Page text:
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Pop culture is a sanitizing force. No, it doesn’t make the world a cleaner place. It just makes us all the more the same. We are a world awash in golden arches, swooshes, and the real thing. Because people in Maine watch the same television shows, listen to the same radio programs, and attend the same movies as folks in Oklahoma, we are losing not only our national distinctives, but our regional distinctives. Our language is becoming homogenized, and our accents are going the way of the dodo bird.

Local cultures, however, fight back from time to time. My home is in Hiltons, Virginia, population 350. But Hiltons is also the proud home of the Carter Family Fold, or as we call it here, the Fold. Here the descendents of Maybelle and A.P. Carter, who with Bill Rogers were the progenitors of country music, still weekly play that old-time music to the delight of we locals. Pop stars not only don’t play in this town, they don’t know that it exists. And no one dancing their hearts out every Saturday night at the Fold feels any the poorer because they don’t know the difference between the Backstreet Boys and the Beastie Boys.

Southern culture as a whole fits that same bill. The broader culture hates it, assuming that what defines the south is the evil of racism. But many sons of the south resent not only that implication, but the cultural imperialism of the red states. We may live in fly-over country, but we’re quite content if those who think so would just fly on over. As the bumper sticker sagely puts it: “We don’t care how you do it up north.”

I am a transplant to the south, having been born and raised just north of the Mason-Dixon line. But whatever faults southern culture might be guilty of, one can’t escape its charms. A co-worker just yesterday, a recent arrival from places far west, noted the different ways one receives directions here. In the Midwest, where the land is flat, you will be told to follow this road this many miles, and then turn east. You’ll turn north again after the next light, and what you’re looking for will be on the south side of the road. For those of us who grew up amidst rivers and mountains, and twisting, turning roads, such is pure gobbledygook. Where I grew up you told people which roads one should turn left or right on, and that was it.

In the south, however, the whole process is different. “You come up on the Kinderhook farm …” (and here we pay close attention, because we must turn soon) “…and you go right past that. Not long after you’ll pass Barnrock church. Just keep going. When you get to Nordyke road, you’ll see a log cabin up on the hill. That belongs to the Kisers. Keep going straight.” Directions, to the southerner, aren’t instructions in how to get from place to place, but a travelogue about the journey, and an introduction to all of the neighbors.

My conviction is that this strange reality is an expression of a stranger, more hidden reality. People in the south don’t see places as means of travel, but as the setting of their lives. The farms and the rivers and all the other landmarks aren’t places to turn, but places to return to our past, our roots, our broader community. In the south it is easier to remember that what we are is bigger than ourselves.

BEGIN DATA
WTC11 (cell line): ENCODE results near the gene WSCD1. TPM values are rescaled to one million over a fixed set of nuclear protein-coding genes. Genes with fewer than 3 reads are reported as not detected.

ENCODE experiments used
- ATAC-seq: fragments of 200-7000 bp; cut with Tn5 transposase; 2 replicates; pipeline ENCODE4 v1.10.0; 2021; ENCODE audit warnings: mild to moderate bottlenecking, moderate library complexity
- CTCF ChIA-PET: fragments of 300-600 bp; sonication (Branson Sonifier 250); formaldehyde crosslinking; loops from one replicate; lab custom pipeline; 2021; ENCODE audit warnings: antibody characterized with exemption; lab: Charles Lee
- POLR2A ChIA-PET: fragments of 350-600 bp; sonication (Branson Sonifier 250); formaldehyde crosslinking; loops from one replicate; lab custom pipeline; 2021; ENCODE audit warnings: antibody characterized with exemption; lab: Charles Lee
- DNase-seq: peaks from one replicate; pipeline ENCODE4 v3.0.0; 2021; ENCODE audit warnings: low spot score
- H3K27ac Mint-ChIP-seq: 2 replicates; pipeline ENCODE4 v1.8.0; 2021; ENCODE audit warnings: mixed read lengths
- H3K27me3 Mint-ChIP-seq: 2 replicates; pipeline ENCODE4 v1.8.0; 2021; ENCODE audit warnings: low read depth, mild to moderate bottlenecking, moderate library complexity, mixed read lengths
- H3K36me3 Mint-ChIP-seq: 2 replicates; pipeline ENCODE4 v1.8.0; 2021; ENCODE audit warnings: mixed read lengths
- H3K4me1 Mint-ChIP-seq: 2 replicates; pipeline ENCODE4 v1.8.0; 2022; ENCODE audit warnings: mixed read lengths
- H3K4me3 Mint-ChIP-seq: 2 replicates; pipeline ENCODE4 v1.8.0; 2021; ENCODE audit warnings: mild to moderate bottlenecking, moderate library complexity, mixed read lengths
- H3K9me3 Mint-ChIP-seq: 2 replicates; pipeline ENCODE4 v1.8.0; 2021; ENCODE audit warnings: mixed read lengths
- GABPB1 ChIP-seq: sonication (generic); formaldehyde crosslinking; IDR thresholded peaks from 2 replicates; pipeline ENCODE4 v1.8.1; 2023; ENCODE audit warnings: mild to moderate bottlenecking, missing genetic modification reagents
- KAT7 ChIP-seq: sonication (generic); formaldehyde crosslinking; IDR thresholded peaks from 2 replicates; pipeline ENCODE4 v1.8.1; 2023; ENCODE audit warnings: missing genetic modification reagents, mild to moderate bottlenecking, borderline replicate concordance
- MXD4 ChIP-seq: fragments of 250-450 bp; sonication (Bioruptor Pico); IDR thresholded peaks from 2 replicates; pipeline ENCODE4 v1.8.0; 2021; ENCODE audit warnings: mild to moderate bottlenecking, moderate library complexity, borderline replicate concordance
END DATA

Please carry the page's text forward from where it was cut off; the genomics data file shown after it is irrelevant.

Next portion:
Which may help explain why it is that the south is known as America’s Bible belt. Some cultural patterns make the Gospel easier to grasp, others make it harder. A culture where fathers are largely absent and irresponsible, for instance, is one that will find it hard to understand the love of our heavenly Father. In turn, a culture given to extreme individualism is one in which one man living and dying for another just doesn’t make sense. A culture where one’s identity is more corporate than singular is one that can in turn identify with a substitutionary atonement.

Such is not to argue for the superiority of southern culture to northern. Both have weaknesses and both have strengths. As I have often argued with many who love the south, the great thing about southern virtues isn’t that they are southern, but that they are virtues. The capacity to live in a more covenantal world is a good thing because this is the world God gave us, not because it’s a southern thing.

That our culture tends to put up roadblocks to our faith doesn’t mean, however, that we devise detours. That some subcultures lack many loving fathers doesn’t mean we change the message that God so loved the world, that He gave His only begotten Son. And that His life for ours is a puzzle to our insulated world doesn’t change the fact that He gave His life for ours. We do not contextualize our message, but contextualize the culture. That is, we are about the business of building a culture, a kingdom, where, though it is foolishness to the Greeks, and a stumbling block to the Jews, the death on the cross is for us the power of God unto salvation. We have a message that creates a new culture, and will change that message for no one.

The cross of Christ is our landmark, our direction, and the very context of our lives. It is where we have come from, where we are heading, and what attends us along the way. Christ died for sinners, both southern ones that can grasp the notion, and northern ones that find such to be confusing. What never changes is our most sacred faith: Christ has died, Christ is risen, and Christ will come again.

Lift High the Cross

God’s Holy Love

Keep Reading Redemption Accomplished

From the September 2005 Issue
Sep 2005 Issue